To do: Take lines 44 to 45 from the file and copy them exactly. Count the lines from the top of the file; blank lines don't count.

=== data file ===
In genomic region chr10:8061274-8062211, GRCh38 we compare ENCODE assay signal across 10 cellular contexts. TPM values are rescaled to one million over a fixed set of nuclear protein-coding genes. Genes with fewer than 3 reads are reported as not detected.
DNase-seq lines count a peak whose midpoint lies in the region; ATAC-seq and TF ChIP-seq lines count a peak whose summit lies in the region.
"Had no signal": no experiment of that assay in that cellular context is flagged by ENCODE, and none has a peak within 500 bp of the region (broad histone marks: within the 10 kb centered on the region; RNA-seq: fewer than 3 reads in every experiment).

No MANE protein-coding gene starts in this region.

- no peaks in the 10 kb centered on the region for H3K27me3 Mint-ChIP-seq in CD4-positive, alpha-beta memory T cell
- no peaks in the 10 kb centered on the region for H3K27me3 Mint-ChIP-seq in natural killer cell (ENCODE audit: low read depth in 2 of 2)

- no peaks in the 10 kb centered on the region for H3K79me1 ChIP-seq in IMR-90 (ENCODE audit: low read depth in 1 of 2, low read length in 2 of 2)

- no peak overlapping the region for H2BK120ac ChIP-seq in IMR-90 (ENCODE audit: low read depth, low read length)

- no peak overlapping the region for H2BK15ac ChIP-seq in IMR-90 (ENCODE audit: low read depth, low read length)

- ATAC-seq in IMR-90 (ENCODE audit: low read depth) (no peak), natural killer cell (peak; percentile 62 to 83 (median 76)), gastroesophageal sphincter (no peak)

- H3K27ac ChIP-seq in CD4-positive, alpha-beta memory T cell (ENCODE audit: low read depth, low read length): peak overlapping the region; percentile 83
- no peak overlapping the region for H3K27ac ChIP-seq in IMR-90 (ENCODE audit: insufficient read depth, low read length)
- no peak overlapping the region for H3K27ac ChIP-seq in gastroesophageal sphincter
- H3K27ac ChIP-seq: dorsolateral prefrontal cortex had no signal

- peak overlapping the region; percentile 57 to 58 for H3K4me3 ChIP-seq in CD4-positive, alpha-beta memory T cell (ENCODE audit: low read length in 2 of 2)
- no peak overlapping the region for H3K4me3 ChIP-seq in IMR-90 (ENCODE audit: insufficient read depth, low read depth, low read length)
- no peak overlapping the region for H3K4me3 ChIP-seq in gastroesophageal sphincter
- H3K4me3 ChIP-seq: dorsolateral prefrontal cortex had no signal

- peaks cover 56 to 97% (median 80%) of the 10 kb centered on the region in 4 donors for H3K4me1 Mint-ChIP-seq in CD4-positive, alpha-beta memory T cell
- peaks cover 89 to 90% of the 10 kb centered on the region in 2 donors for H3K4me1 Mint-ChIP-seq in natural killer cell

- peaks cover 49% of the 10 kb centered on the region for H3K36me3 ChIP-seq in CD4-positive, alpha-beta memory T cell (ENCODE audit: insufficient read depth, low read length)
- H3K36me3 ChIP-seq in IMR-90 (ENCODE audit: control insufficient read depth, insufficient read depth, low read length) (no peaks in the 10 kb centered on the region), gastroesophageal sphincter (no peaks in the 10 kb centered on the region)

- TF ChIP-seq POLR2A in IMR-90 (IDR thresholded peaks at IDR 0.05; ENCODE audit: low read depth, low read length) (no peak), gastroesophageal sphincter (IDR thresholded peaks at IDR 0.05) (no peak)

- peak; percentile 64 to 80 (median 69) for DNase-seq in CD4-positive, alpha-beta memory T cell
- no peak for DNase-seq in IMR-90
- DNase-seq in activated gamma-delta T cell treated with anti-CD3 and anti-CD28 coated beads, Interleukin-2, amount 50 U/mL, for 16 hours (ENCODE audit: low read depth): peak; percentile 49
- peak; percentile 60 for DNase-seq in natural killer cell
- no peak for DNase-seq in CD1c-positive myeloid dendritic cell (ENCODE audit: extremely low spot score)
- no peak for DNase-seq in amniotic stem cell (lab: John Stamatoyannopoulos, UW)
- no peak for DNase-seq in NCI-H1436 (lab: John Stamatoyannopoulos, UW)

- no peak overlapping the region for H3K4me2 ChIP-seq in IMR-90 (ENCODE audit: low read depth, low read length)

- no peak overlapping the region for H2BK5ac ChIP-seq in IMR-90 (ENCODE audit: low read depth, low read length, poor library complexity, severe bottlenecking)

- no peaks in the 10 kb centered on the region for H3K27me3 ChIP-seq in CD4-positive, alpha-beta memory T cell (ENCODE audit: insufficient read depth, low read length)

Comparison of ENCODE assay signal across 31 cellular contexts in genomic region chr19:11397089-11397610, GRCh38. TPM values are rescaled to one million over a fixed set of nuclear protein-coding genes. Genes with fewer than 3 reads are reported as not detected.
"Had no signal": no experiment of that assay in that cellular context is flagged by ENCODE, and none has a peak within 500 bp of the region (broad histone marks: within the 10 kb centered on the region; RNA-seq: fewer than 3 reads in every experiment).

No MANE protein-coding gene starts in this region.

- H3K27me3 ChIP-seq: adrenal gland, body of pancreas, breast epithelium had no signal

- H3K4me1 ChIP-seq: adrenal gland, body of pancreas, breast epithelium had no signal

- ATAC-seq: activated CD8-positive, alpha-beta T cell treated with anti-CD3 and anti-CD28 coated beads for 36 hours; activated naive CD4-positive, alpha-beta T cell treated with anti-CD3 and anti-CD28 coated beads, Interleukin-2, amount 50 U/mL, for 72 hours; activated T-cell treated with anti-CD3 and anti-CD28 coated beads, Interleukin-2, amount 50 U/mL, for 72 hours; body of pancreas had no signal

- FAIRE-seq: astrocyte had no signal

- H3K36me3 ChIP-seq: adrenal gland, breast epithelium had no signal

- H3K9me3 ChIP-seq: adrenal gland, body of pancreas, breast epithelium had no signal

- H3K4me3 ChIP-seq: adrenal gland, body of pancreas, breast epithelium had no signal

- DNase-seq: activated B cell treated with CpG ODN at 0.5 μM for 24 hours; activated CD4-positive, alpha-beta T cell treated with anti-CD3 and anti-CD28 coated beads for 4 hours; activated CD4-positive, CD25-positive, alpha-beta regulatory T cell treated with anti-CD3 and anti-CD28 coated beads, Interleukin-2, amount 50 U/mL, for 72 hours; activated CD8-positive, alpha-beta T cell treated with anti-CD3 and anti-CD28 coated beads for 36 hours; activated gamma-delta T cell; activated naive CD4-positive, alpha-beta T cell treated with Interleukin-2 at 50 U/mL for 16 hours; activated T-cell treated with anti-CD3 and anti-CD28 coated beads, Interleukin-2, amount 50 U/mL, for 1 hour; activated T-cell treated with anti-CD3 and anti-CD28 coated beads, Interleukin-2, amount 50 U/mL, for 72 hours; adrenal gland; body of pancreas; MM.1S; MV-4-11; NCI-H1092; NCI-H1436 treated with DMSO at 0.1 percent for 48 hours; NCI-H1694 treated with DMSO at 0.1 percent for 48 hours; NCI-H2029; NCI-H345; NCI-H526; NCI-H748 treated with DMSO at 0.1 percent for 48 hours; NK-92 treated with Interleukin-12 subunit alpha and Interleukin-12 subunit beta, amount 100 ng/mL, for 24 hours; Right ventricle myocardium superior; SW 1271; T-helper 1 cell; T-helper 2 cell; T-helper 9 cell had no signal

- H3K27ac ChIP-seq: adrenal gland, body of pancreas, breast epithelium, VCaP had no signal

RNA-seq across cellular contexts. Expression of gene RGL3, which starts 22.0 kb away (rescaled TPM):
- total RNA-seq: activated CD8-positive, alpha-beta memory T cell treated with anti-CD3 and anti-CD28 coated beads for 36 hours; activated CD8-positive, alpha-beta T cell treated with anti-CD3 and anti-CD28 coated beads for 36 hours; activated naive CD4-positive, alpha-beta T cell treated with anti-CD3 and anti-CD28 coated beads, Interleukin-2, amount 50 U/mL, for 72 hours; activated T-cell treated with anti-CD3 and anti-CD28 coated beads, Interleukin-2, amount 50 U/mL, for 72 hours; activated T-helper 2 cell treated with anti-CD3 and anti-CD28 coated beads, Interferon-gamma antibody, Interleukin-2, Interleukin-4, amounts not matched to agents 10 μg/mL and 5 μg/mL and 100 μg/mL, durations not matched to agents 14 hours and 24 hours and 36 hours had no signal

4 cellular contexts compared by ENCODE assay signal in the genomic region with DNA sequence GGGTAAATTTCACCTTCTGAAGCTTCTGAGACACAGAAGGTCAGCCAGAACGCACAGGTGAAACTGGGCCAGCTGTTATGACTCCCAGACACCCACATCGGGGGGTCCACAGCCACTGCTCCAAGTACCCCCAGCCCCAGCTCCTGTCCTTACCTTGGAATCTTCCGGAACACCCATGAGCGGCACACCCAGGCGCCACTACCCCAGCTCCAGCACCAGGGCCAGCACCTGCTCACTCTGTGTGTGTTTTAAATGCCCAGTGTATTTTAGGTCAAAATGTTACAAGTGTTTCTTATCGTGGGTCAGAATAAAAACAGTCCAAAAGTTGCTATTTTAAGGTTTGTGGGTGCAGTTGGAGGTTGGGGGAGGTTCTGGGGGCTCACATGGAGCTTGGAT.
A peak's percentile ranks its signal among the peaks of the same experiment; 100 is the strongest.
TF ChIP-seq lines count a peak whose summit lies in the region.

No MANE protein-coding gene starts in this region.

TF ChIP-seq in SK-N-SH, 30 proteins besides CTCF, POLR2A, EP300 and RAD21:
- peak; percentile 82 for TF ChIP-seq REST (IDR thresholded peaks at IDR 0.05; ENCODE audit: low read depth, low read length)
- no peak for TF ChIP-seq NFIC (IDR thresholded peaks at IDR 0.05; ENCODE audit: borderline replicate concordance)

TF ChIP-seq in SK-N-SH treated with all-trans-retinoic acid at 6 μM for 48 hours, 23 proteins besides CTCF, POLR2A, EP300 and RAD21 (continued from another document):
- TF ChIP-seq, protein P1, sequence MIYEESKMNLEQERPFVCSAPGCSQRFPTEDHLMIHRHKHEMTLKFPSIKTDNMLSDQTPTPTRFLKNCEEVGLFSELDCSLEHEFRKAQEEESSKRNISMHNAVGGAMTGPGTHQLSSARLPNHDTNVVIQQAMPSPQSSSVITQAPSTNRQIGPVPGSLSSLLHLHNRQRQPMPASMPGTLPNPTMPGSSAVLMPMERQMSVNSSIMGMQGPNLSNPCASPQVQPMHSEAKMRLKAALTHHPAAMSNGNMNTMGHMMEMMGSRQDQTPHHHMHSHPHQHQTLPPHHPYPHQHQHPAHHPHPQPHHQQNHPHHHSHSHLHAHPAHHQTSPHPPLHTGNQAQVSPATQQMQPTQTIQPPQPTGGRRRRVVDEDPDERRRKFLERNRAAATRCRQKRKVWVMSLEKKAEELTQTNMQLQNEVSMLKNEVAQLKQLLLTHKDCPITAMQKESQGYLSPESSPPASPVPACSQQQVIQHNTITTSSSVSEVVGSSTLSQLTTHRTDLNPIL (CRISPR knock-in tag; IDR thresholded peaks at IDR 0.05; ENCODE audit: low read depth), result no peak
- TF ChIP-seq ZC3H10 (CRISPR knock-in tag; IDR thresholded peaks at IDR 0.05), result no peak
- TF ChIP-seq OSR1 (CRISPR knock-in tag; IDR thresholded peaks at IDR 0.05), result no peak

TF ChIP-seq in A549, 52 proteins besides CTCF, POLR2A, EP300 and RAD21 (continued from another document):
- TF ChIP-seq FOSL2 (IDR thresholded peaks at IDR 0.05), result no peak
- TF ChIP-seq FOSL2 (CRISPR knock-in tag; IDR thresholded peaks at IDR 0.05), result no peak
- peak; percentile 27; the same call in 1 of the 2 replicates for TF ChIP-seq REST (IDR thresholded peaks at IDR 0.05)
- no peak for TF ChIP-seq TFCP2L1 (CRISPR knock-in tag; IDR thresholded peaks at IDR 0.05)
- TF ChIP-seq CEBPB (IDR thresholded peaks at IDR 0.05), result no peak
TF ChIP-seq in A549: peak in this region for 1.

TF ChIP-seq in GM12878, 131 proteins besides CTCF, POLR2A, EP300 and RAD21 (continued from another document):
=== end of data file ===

- DNase-seq: activated B cell treated with CpG ODN at 0.5 μM for 24 hours; activated CD4-positive, alpha-beta T cell treated with anti-CD3 and anti-CD28 coated beads for 4 hours; activated CD4-positive, CD25-positive, alpha-beta regulatory T cell treated with anti-CD3 and anti-CD28 coated beads, Interleukin-2, amount 50 U/mL, for 72 hours; activated CD8-positive, alpha-beta T cell treated with anti-CD3 and anti-CD28 coated beads for 36 hours; activated gamma-delta T cell; activated naive CD4-positive, alpha-beta T cell treated with Interleukin-2 at 50 U/mL for 16 hours; activated T-cell treated with anti-CD3 and anti-CD28 coated beads, Interleukin-2, amount 50 U/mL, for 1 hour; activated T-cell treated with anti-CD3 and anti-CD28 coated beads, Interleukin-2, amount 50 U/mL, for 72 hours; adrenal gland; body of pancreas; MM.1S; MV-4-11; NCI-H1092; NCI-H1436 treated with DMSO at 0.1 percent for 48 hours; NCI-H1694 treated with DMSO at 0.1 percent for 48 hours; NCI-H2029; NCI-H345; NCI-H526; NCI-H748 treated with DMSO at 0.1 percent for 48 hours; NK-92 treated with Interleukin-12 subunit alpha and Interleukin-12 subunit beta, amount 100 ng/mL, for 24 hours; Right ventricle myocardium superior; SW 1271; T-helper 1 cell; T-helper 2 cell; T-helper 9 cell had no signal

- H3K27ac ChIP-seq: adrenal gland, body of pancreas, breast epithelium, VCaP had no signal